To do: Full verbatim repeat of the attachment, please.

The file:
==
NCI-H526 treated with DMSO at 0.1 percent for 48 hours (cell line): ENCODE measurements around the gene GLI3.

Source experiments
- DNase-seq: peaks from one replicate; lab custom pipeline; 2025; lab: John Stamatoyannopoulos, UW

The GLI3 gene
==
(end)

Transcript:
NCI-H526 treated with DMSO at 0.1 percent for 48 hours (cell line): ENCODE measurements around the gene GLI3.

Source experiments
- DNase-seq: peaks from one replicate; lab custom pipeline; 2025; lab: John Stamatoyannopoulos, UW

The GLI3 gene